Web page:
• Moving air can prevent pockets of unbreatheable gas building up. If, for example, an astronaut were asleep and there were no circulation of air, it would be possible for them to build up a "bubble" of exhaled CO2 around them that could cause negative health effects or even suffocation.

  • Moving air can prevent astronauts from becoming "stranded" in microgravity. If, for example, an astronaut were floating in a large space or intersection and unable to reach any walls, they might be stuck there for a while unless they have something heavy to throw to act as "propellant". Moving air can prevent such scenarios, because then any such "stranded" astronaut would be gently blown away from where they are stuck until they can reach a handle or something to push off against again.

  • Moving air can alert astronauts to developing dangers onboard. Human noses are--compared to electronic equivalents we have--incredibly good at detecting contaminants or other chemical compounds in the air. Smoke from a fire or the smell of overheating electronics are very distinctive and can be picked up easily even if the astronauts aren't specifically smelling the air for trouble.

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    $\begingroup$ Moving air can prevent pockets of unbreatheable gas building up. I'm not sure how true this is. Do you have any scientific studies or papers or articles on this topic? It seems to me that diffusion would cause the high concentrations of something like CO2 to naturally disperse and spread, no? $\endgroup$ Commented Jun 4, 2022 at 23:55
  • $\begingroup$ @GabrielStaples convection is usually much more efficient at fluid transport than diffusion. The classic example is adding milk to coffee. If you don't stir it, the brown and white fluids mix very slowly. $\endgroup$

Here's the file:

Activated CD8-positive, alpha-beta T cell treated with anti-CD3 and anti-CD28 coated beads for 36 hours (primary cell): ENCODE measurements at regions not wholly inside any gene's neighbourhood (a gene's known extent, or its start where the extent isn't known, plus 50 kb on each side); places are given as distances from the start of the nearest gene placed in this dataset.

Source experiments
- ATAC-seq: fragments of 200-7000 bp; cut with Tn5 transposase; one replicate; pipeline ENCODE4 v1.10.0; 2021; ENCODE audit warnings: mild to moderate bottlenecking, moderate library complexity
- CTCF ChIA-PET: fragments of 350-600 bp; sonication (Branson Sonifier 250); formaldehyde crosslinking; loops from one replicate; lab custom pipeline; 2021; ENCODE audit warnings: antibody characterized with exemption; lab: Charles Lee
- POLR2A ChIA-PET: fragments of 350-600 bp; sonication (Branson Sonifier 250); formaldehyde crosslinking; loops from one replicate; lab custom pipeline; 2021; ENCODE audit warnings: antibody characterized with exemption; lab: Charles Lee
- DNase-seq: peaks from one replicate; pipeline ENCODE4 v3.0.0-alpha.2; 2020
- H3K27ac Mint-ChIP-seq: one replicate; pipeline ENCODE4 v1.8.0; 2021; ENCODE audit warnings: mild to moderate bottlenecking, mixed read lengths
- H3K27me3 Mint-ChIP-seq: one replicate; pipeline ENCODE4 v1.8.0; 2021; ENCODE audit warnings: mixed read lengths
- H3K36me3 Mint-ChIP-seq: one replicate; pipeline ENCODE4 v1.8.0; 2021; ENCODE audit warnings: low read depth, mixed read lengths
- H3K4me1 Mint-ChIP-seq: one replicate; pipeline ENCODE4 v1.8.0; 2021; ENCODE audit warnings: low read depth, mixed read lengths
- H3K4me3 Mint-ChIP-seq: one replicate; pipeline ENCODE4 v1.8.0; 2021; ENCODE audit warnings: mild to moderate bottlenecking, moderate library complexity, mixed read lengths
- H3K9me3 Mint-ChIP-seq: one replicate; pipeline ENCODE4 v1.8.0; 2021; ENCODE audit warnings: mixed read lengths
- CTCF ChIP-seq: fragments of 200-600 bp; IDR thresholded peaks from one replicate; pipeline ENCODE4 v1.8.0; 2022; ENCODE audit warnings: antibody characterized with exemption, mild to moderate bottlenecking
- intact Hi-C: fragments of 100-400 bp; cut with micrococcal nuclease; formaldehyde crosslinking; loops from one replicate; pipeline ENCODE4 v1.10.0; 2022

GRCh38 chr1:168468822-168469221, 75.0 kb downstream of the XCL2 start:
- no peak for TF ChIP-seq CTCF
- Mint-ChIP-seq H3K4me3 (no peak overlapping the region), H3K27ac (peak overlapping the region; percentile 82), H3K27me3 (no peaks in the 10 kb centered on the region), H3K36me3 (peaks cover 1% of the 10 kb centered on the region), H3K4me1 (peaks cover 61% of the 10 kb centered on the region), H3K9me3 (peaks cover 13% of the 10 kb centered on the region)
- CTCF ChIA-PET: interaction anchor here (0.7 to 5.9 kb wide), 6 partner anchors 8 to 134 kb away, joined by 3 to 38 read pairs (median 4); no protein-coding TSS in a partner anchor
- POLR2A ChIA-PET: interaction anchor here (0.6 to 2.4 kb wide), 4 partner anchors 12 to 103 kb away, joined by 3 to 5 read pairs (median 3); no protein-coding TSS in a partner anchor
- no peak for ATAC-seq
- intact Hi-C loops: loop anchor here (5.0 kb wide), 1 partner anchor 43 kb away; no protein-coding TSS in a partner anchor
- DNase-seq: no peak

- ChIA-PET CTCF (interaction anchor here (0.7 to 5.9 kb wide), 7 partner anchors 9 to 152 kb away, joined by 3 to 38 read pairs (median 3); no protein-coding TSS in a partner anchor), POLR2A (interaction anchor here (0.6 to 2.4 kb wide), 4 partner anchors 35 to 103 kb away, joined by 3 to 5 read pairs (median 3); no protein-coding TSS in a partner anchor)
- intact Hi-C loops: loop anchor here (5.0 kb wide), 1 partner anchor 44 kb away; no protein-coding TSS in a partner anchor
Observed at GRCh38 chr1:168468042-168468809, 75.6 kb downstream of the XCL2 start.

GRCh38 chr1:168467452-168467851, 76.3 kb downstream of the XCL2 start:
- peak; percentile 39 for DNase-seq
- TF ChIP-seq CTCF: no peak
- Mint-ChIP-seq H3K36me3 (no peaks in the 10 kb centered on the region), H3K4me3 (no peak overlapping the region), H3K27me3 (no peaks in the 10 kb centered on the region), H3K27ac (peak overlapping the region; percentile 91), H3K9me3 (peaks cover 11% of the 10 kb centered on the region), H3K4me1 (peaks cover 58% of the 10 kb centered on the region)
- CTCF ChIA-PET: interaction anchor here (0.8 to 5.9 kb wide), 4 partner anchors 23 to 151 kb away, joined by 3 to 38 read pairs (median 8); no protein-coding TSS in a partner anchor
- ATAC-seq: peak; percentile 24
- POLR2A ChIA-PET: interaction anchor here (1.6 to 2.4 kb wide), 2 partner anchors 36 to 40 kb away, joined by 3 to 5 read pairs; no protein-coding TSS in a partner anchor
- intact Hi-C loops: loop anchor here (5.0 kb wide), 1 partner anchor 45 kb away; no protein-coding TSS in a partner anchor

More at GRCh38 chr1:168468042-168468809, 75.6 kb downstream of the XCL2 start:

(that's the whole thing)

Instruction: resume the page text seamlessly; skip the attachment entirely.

– craq
    Commented Jun 5, 2022 at 2:31
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    $\begingroup$ @craq, correct, but convection happens because of gravity: lower-density fluids rise to the top due to gravity exerting a larger force on higher-density fluids. In space in the absence of gravity, diffusion is all that's left. All I'm saying is I wonder if diffusion is sufficient in fluids in space to prevent pockets of certain types of gases from forming. It seems to me that it would be sufficient to prevent pockets of isolated gases from forming, and that, my hypothesis, directly contradicts with the first bullet of this answer. So, I question the validity of that bullet. $\endgroup$ Commented Jun 5, 2022 at 3:06
  • $\begingroup$ @GabrielStaples convection can be driven by other things like temperature gradients, or by moving objects such as fans or humans. I expect that the temperature gradients in most space stations would be enough for convective transport to exceed diffusion by Brownian motion. $\endgroup$
    – craq
    Commented Jun 5, 2022 at 5:08
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    $\begingroup$ @GabrielStaples Here's an actual astronaut talking about this topic: quora.com/… . I'm not sure if this is just superstition or if there's actual research that has been done on this topic, but even on Earth in non-airtight rooms, CO2 levels can still rise to unacceptable levels simply because exchange through the door cracks and windows isn't high enough and this leads to negative health effects. I don't find it unreasonable that a partially sealed sleeping cabin could have a similar issue $\endgroup$
    – Dragongeek
    Commented Jun 5, 2022 at 10:56

The only problem I see is body orientation. As the indoor skydiving videos show, the instructor remains grounded, while the student assumes a "Superman" position. So, the amount energy required to lift a man stand straight and tall is much more than lifting a man assuming that position. And, what would happen if the instructor bends over or radically changes his orientation? In other words, there is only a cautious stability with airflow. Not a good place to conduct surgery.

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    $\begingroup$ To add, that airflow changes depending on "terrain". That is, it might be straight "down" when blown from the ceiling, but would be deflected by objects. Thus, if you stood a tall vase on a table, it might well stay standing up, but if you walked past it, the deflected airflow from your body might knock it over (and once it starts to wobble, the airflow would likely "amplify" the problem). You could of course use this to your advantage: "pass over the remote" might be as simple and cupping your hand in just the right way to make the remote slide across the table ;-) $\endgroup$ Commented Jun 7, 2022 at 8:35